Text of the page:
A Little Inspiration from Fargo

DSC02053In last week’s post, I discussed how Little Falls, MN, has been designed over the years to keep people apart. This leads to a lack of creativity and, I believe, economic activity. As one of this blog’s readers noted, Little Falls is not alone in its lack of social opportunities. Rural Minnesota towns have been swept up in larger societal trends that seemed like a good idea at the time … like designing our cities around cars and limited zoning districts … but that are now leading to their demise.

It doesn’t have to be this way.

The city of Fargo, North Dakota, was on its way to a dead downtown. It has been revitalized through the work of Doug Burgum, who grew up in Fargo, moved away as a young adult, and then returned. He thinks the key to a vibrant community is walkability. His story comes courtesy of Pollen. As you read it, think about ways his ideas could be implemented in Little Falls.

How can we make Little Falls more walkable? How can we encourage the formation of businesses, organizations, and events that people want to walk to?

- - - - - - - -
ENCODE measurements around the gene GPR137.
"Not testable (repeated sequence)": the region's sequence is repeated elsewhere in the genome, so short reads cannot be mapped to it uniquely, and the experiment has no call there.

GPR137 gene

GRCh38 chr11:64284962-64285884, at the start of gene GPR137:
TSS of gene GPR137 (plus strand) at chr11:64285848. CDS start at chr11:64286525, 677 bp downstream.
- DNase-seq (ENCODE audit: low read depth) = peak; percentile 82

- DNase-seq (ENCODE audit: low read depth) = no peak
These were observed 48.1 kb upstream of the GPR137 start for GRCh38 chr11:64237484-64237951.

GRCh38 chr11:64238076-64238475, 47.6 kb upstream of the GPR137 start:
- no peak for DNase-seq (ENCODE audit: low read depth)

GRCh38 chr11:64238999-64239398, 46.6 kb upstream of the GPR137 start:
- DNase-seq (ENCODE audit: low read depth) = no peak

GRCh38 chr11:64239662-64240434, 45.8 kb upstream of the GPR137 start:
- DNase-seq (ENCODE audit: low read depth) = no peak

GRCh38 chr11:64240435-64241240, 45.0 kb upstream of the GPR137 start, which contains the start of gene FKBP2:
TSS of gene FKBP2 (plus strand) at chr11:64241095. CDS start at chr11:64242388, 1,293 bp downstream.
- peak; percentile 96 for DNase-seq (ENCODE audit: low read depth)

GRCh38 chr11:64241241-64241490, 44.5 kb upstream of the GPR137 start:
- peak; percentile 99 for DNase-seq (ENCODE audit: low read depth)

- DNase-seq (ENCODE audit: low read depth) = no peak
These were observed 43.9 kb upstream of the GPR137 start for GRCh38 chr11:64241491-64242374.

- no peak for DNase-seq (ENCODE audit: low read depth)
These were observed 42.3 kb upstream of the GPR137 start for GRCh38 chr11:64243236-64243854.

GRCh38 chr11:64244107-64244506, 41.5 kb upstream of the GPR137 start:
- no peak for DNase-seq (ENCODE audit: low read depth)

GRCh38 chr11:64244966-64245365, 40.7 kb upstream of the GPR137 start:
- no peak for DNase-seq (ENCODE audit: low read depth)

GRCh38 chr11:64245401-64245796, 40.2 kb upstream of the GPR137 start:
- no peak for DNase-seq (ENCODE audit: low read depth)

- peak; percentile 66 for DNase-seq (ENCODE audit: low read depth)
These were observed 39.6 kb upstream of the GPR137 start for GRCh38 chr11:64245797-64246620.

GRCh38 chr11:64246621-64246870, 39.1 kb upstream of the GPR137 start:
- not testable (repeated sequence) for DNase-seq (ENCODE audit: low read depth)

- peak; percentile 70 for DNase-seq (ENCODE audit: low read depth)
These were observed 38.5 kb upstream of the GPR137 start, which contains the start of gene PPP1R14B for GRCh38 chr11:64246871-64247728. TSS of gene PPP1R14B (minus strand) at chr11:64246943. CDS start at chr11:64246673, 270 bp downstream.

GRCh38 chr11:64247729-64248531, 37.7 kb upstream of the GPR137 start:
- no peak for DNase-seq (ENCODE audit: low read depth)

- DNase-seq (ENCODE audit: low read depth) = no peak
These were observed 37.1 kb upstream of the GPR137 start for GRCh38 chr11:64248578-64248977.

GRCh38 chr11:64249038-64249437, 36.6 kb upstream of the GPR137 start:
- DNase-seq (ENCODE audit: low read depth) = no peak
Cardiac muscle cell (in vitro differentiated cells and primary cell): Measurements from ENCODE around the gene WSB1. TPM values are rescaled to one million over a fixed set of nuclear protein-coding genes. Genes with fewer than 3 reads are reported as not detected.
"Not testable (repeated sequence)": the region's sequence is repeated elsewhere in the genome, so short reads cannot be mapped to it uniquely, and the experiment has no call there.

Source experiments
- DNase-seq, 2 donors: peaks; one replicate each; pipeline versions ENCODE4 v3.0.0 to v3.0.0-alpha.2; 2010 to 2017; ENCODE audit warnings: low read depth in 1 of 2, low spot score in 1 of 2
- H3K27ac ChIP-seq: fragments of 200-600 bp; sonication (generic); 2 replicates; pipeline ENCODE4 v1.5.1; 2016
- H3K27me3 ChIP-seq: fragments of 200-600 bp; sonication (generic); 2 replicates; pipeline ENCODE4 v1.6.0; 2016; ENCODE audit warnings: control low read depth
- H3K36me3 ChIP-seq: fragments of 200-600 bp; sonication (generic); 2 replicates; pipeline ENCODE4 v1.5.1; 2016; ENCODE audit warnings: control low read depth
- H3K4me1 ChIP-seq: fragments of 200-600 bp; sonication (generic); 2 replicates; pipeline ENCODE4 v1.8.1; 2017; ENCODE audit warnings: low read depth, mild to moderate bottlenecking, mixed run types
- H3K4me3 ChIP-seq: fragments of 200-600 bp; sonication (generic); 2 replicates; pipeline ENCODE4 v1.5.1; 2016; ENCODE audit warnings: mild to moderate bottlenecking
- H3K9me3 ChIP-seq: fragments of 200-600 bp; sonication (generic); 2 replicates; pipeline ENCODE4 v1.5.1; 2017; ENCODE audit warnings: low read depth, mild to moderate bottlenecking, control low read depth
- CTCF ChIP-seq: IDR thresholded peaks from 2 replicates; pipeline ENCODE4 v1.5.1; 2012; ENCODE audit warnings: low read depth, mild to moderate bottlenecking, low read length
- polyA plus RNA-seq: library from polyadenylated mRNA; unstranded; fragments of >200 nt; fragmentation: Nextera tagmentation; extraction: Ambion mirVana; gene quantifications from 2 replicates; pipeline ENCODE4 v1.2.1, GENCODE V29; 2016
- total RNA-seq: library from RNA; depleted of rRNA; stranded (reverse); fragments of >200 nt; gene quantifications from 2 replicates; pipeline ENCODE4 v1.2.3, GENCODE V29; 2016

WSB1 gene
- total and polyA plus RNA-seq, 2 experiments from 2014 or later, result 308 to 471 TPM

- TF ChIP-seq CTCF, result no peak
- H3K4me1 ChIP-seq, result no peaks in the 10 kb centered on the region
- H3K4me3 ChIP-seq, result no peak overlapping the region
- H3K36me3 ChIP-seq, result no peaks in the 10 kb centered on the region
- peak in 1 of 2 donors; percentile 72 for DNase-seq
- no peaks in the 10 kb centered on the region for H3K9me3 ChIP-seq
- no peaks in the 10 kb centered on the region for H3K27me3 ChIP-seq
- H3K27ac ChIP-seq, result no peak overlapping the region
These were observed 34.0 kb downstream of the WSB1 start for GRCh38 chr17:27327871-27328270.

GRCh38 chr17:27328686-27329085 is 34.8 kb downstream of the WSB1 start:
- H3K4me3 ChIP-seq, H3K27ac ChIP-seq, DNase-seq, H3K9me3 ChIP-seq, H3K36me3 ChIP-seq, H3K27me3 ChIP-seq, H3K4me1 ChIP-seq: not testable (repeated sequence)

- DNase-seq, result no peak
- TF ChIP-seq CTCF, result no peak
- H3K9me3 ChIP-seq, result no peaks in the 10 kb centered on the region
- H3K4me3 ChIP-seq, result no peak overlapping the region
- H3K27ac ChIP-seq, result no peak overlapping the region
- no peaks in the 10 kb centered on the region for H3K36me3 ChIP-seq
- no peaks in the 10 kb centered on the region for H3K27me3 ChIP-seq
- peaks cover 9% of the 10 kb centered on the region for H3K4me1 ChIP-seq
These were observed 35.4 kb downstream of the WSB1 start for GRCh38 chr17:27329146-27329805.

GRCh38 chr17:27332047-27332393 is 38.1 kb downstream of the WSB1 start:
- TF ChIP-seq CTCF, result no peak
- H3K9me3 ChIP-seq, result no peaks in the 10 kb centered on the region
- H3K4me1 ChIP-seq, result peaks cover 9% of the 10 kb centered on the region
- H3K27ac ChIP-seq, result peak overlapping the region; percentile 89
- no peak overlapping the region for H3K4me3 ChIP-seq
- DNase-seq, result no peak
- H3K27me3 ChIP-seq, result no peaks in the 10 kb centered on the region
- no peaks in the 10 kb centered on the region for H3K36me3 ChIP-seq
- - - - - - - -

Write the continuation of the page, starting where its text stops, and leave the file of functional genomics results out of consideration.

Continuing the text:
5 thoughts on “A Little Inspiration from Fargo

  1. I have been wondering what it would take to change the traffic patterns for downtown Little Falls. There is probably little that can be done with Broadway, but it seems southbound traffic could be rerouted at 1st Ave North to go a block west and come back out at 1st Ave South. That would give us two downtown blocks of one way traffic. Parking could then be changed to diagonal rather than parallel thereby increasing the number of parking spots on 1st Street and thus increasing 1st Street pedestrian traffic. The only other element then, would be to attract the right kind of shops to all those empty downtown spaces, shops that would attract pedestrian shoppers.


    • Good thoughts, Christian! When the Highway 10 bypass was slated to come to Little Falls, locals knew it would cause downtown traffic to drop … and it did. This was part of the larger pro-automobile trend that killed downtowns by shooting traffic around cities instead of through them.

      I like the idea of diagonal parking, mostly because I am horrible at parallel parking. I wonder how many people avoid parking downtown because of that? I know if I have to be downtown, I find a spot on the main drag that I can dive into or I go around back to one of the parking lots.


  2. Mary….thank you for your volunteer time writing all of this GREAT info. It is people like YOU, that need to run for elected office. Please consider. You are a community asset for sure and NOT being utilized to the fullest.


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